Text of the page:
Archive for October, 2016


14 Oct


FIRST PITCH – Right Down the Middle

With the summer season of Cricket beginning Down Under, who was “The Errol Flynn of Cricket”?



What film did both Errol and Lili appear in?

This being a Hall of Fame-level pitch, I provide the following batting tips
(not that they’ll likely help much – this a very, very tough one!):

> It was produced by Howard Hughes.

> Paulette Goddard co-starred.

> E.F.Hutton was involved.

> It was filmed entirely outside California.


— Gentleman Tim


A bloody prelude to Robin Hood

14 Oct


Dear fellow Flynn fans,

the 14th of october 2016 marks the 950th anniversary of the bloody Battle of Hastings.

When Edward the Confessor died without a successor in early 1066, three other noble horsemen claimed the throne of England.

At first Harald Goodwinson proclaimed himself Harald II. His brother Tostig challenged him instantly for the crown with the help of a Norwegian army (the Danes and Norwegians had held larg parts of the British Isle since the 9th century). Harald II. preveiled in the Battle at Stamford Bridge on the 25h September.

Meanwhile William the Conqueror entered the South of England from Normandy. Harald II. marched his weary men all the way down from the North and erected a wall on a knoll, which at first held firm against the furious attacks from the Normans. They were fighting the proverbial uphill battle. When TC William seemed to retreat, the Anglo Saxons left their forification to deliver the death blow. But the Normans suddenly turned and responded with a surprising onslaught. 7000 was the final deathcount at a time when towns averaged 2500 people.
Harald II. got ambushed and lost life, kingdom and ocular globe on the spot. The historic scene is depicted on a famous tapestry, showing him being hit by an arrow into the eye.

Wicked Will became King William I. on Christmas day of that year and abolished landownership immediately. His Normans` Earls and Counts were lent the lands seized from the Saxon aristocracy.

Enter Sir Robin Hood from Hollywood.


— shangheinz


A Chiki Hi from Chiki Jai

13 Oct

Hola from Becki on our right and Anita on our left!!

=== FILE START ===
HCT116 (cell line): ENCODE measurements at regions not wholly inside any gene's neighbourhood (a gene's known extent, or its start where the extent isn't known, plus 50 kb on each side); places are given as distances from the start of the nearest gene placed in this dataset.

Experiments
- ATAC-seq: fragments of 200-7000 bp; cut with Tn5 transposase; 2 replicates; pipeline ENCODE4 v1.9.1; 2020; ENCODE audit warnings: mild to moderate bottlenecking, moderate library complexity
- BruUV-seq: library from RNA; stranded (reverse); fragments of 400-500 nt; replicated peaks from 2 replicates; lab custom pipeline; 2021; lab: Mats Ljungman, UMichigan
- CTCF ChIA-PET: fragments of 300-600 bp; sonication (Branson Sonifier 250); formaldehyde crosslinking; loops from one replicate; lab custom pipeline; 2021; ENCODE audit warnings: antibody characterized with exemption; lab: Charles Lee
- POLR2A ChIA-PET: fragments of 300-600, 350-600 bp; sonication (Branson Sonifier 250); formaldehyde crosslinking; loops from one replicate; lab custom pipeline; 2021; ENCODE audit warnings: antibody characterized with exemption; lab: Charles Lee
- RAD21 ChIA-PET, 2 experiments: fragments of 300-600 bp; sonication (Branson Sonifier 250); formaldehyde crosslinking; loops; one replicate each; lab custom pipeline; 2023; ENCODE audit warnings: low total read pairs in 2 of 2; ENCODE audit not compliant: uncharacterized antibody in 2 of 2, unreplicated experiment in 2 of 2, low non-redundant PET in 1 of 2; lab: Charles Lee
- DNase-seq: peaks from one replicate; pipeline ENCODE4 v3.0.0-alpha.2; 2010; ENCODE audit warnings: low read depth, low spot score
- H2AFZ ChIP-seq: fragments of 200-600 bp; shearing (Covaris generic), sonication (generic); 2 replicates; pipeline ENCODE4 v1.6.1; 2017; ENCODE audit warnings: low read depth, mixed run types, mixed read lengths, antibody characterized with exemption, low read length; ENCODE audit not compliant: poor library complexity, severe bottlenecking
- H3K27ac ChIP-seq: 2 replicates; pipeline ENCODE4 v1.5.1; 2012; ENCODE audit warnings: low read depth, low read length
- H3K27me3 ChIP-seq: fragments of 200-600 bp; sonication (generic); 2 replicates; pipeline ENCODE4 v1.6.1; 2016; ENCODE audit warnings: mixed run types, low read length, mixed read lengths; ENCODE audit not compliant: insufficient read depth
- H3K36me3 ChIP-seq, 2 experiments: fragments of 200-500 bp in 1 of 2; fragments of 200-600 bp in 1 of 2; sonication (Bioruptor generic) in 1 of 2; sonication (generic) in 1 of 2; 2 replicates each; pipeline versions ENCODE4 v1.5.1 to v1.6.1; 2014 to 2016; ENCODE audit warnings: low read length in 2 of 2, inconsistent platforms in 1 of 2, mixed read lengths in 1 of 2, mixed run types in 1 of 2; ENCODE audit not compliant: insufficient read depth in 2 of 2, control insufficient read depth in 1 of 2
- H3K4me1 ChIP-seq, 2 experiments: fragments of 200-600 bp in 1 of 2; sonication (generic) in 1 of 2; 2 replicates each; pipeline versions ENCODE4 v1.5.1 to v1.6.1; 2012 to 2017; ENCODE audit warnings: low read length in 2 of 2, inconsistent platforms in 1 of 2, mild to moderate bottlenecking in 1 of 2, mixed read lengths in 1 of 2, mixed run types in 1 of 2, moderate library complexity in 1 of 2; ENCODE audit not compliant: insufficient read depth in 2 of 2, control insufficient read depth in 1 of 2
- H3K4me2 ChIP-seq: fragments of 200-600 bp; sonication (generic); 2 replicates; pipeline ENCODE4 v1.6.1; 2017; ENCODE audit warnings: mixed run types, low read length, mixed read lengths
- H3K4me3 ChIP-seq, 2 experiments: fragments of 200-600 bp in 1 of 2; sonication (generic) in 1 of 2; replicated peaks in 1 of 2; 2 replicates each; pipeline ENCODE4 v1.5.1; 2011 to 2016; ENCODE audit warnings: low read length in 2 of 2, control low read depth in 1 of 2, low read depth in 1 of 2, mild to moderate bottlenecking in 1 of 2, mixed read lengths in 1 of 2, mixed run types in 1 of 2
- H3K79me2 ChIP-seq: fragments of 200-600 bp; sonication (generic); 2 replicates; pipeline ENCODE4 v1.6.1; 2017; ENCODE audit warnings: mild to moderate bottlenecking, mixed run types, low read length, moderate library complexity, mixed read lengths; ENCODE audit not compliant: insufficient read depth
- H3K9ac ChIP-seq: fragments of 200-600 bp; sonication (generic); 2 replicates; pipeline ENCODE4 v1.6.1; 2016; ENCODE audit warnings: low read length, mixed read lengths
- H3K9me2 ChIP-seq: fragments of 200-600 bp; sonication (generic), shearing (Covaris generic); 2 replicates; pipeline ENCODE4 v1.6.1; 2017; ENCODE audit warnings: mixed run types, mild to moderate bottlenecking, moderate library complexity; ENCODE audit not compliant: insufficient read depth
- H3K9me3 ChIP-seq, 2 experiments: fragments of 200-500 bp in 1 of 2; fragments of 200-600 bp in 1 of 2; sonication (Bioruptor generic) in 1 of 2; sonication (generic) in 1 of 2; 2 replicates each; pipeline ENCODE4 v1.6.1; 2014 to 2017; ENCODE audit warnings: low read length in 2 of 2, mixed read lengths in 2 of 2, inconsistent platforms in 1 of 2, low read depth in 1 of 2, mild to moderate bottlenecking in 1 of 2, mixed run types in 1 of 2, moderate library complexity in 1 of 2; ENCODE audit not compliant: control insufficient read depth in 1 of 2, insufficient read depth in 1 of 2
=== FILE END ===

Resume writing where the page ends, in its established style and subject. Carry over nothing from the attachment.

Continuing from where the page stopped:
From an old South of the Border haunt of Hemingway, Gardner, Hayworth and Flynn.

Famous for paella and its old Hollywood, bullfight and jai lai crowds, the food remains sensational. Being there before paella time, I had the calamari steak, which was muy, muy, muy sabroso – the best I ever had.…

Becki and Anita are fantastic and couldn’t believe how handsome Flynn was and how beautiful Ava was during their Chiki Jai heydays.

Becki, by the way, says she’s ready to go Hollywood herself, Hollywood agents out there. With looks and a personality reminiscent of Linda Christian, I highly recommend her!



— Gentleman Tim


Kiddin´kiddos of Hollywood heroes

12 Oct

Dear fellow Flynn fans,

memories are made of this, when the children of LOU COSTELLO, ERROL FLYNN, CLARK GABLE,TYRONE POWER,CHICO MARX & JOHNNY WEISSMULLER reminisce.


— shangheinz


“That Man! That Man!”

10 Oct

Having recently landed at Lindberg Field in San Diego and headed into Mexico today, I thought I’d publish these protoflynnical, Lindberg Field and Mexico-related Hollywood news reports from March 24, 1939:

Los Angeles Evening Herald Express – Jimmy Starr:

Errol (pronounced Errant) Flynn, Hollywood’s “Peck’s Bad Boy” grown up, and his wife,the lovely Lili Damita, were finally lured from their vacation in Mazatlan, Mexico, by the Warner Studio, which demanded his return for picture work.